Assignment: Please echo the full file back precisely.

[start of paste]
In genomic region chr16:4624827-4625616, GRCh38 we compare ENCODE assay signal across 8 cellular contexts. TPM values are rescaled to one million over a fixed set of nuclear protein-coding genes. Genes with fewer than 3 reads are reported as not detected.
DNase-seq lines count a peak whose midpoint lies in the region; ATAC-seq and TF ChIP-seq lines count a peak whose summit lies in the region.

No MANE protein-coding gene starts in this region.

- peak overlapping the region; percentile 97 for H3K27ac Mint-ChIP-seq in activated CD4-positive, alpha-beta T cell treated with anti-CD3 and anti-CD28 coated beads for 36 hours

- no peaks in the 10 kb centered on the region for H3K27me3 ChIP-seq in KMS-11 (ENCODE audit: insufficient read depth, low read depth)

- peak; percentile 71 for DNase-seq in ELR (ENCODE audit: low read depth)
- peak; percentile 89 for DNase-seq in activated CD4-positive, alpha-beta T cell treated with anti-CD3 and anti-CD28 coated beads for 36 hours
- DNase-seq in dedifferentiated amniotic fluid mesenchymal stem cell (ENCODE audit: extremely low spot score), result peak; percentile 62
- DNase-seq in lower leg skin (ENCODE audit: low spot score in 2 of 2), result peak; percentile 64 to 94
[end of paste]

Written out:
In genomic region chr16:4624827-4625616, GRCh38 we compare ENCODE assay signal across 8 cellular contexts. TPM values are rescaled to one million over a fixed set of nuclear protein-coding genes. Genes with fewer than 3 reads are reported as not detected.
DNase-seq lines count a peak whose midpoint lies in the region; ATAC-seq and TF ChIP-seq lines count a peak whose summit lies in the region.

No MANE protein-coding gene starts in this region.

- peak overlapping the region; percentile 97 for H3K27ac Mint-ChIP-seq in activated CD4-positive, alpha-beta T cell treated with anti-CD3 and anti-CD28 coated beads for 36 hours

- no peaks in the 10 kb centered on the region for H3K27me3 ChIP-seq in KMS-11 (ENCODE audit: insufficient read depth, low read depth)

- peak; percentile 71 for DNase-seq in ELR (ENCODE audit: low read depth)
- peak; percentile 89 for DNase-seq in activated CD4-positive, alpha-beta T cell treated with anti-CD3 and anti-CD28 coated beads for 36 hours
- DNase-seq in dedifferentiated amniotic fluid mesenchymal stem cell (ENCODE audit: extremely low spot score), result peak; percentile 62
- DNase-seq in lower leg skin (ENCODE audit: low spot score in 2 of 2), result peak; percentile 64 to 94